General François MireurVolunteer during the Revolution who popularized La Marseillaise and was later killed in Egypt
Born: February 9, 1770
Place of Birth: Escragnolles, Alpes-Maritimes, France
Died: July 9, 1798
Cause of Death: Assassinated
Place of Death: Damanhur, Egypt
Arc de Triomphe: MIREUR on the south pillar
A student of medicine at Montpellier at the outbreak of the Revolution, François Mireur joined the National Guard of Montpellier as a capitaine in 1790. Nevertheless, he finished his studies and became a doctor of medicine in June of 1792. His first claim to fame came shortly thereafter when he sang a patriotic song to the volunteers of Marseille. So impressed by the song and his performance, these volunteers sang it upon arriving in Paris, and the song thereafter was known as "La Marseillaise".1 Mireur meanwhile traveled to Soissons where he was elected a lieutenant of grenadiers. Sent to the Army of the North, Mireur served in Belgium and was slightly wounded at the Battle of Jemappes in November. In 1794 he received a promotion to chef de bataillon from the representatives of the people and he was appointed chief of staff to Mayer's division. That July Mireur joined the Army of the Sambre and Meuse when the army was reorganized and in October he served at Maestricht and the Roer.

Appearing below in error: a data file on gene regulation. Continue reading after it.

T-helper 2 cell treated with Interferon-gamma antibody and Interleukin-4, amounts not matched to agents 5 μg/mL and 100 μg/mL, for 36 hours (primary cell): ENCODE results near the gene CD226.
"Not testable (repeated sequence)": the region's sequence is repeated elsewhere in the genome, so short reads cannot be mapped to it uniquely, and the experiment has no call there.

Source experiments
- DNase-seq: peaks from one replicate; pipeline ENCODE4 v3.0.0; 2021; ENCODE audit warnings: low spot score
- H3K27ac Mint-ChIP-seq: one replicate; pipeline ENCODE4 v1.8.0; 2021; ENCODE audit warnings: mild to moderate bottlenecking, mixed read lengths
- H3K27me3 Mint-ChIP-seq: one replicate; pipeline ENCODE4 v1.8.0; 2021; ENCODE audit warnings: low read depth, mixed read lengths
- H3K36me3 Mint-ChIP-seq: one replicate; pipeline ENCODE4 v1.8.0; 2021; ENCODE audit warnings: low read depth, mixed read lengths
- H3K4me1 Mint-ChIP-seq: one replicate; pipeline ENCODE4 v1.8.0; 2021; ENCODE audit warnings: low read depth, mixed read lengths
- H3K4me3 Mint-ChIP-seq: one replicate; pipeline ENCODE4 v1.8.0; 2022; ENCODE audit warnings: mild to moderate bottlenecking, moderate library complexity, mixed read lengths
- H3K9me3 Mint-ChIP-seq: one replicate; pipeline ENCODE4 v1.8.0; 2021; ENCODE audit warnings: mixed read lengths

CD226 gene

During the summer of 1795, Mireur was promoted to chef de brigade and he served under General Bernadotte. That September he fought at the affair of Nassau where he was wounded in the arm. The next year Mireur crossed the Rhine in July where with 400 grenadiers he seized the redoubt of Bendorf and held it successfully against several enemy attacks. In 1797 he followed Bernadotte to the Army of Italy and in March he distinguished himself at the crossing of the Tagliamento and at Gradisca. Less than a week later he was appointed chef de brigade of the 19th Chasseurs à Cheval, and shortly thereafter he received a promotion to général de brigade. Mireur commanded a brigade in Italy for the remainder of the year.
In 1798 Mireur was designated for the expedition to Egypt and given command of a brigade of cavalry in the Army of the Orient. Serving in Dumas' division, he marched on Damanhour with Desaix's division. While there, he rode away from the camp for a ride on a new horse and was attacked and assassinated before anyone could come to his help.
- Tom Reiss, The Black Count: Glory, Revolution, Betrayal, and the Real Count of Monte Cristo, (New York: Crown Publishers, 2012), 241.
Updated September 2014
© Nathan D. Jensen